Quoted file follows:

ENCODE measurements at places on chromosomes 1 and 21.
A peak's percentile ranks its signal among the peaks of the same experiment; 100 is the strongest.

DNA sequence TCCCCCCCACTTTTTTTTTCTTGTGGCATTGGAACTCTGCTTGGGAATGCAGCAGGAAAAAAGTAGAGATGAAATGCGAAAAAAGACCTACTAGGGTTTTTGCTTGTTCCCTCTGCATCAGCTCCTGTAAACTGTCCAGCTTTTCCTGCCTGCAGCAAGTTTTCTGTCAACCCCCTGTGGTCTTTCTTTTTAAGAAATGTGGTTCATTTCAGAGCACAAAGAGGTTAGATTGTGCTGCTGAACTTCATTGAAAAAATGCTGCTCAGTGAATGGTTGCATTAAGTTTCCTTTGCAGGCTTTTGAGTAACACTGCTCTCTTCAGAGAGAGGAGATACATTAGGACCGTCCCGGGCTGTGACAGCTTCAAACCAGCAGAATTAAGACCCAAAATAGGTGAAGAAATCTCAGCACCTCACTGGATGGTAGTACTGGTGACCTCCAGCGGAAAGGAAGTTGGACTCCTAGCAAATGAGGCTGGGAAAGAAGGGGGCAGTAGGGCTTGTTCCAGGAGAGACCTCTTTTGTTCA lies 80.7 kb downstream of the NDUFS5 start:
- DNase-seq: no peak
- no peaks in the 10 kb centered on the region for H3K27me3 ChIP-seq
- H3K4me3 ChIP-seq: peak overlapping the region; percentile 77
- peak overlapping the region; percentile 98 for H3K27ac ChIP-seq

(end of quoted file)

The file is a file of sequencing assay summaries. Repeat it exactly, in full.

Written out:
ENCODE measurements at places on chromosomes 1 and 21.
A peak's percentile ranks its signal among the peaks of the same experiment; 100 is the strongest.

DNA sequence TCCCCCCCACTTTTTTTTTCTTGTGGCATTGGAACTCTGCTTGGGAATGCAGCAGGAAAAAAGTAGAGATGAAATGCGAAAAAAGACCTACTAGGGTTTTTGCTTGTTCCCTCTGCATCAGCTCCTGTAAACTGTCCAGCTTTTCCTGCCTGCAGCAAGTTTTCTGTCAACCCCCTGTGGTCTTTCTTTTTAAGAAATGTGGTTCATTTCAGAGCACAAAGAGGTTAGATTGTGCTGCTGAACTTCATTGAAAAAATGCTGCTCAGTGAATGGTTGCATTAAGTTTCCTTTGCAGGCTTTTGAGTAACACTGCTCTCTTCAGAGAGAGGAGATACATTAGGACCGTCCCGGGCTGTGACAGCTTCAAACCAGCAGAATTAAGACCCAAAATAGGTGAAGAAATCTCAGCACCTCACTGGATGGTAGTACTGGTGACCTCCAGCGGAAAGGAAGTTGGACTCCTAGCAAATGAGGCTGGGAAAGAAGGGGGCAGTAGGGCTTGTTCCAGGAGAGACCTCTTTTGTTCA lies 80.7 kb downstream of the NDUFS5 start:
- DNase-seq: no peak
- no peaks in the 10 kb centered on the region for H3K27me3 ChIP-seq
- H3K4me3 ChIP-seq: peak overlapping the region; percentile 77
- peak overlapping the region; percentile 98 for H3K27ac ChIP-seq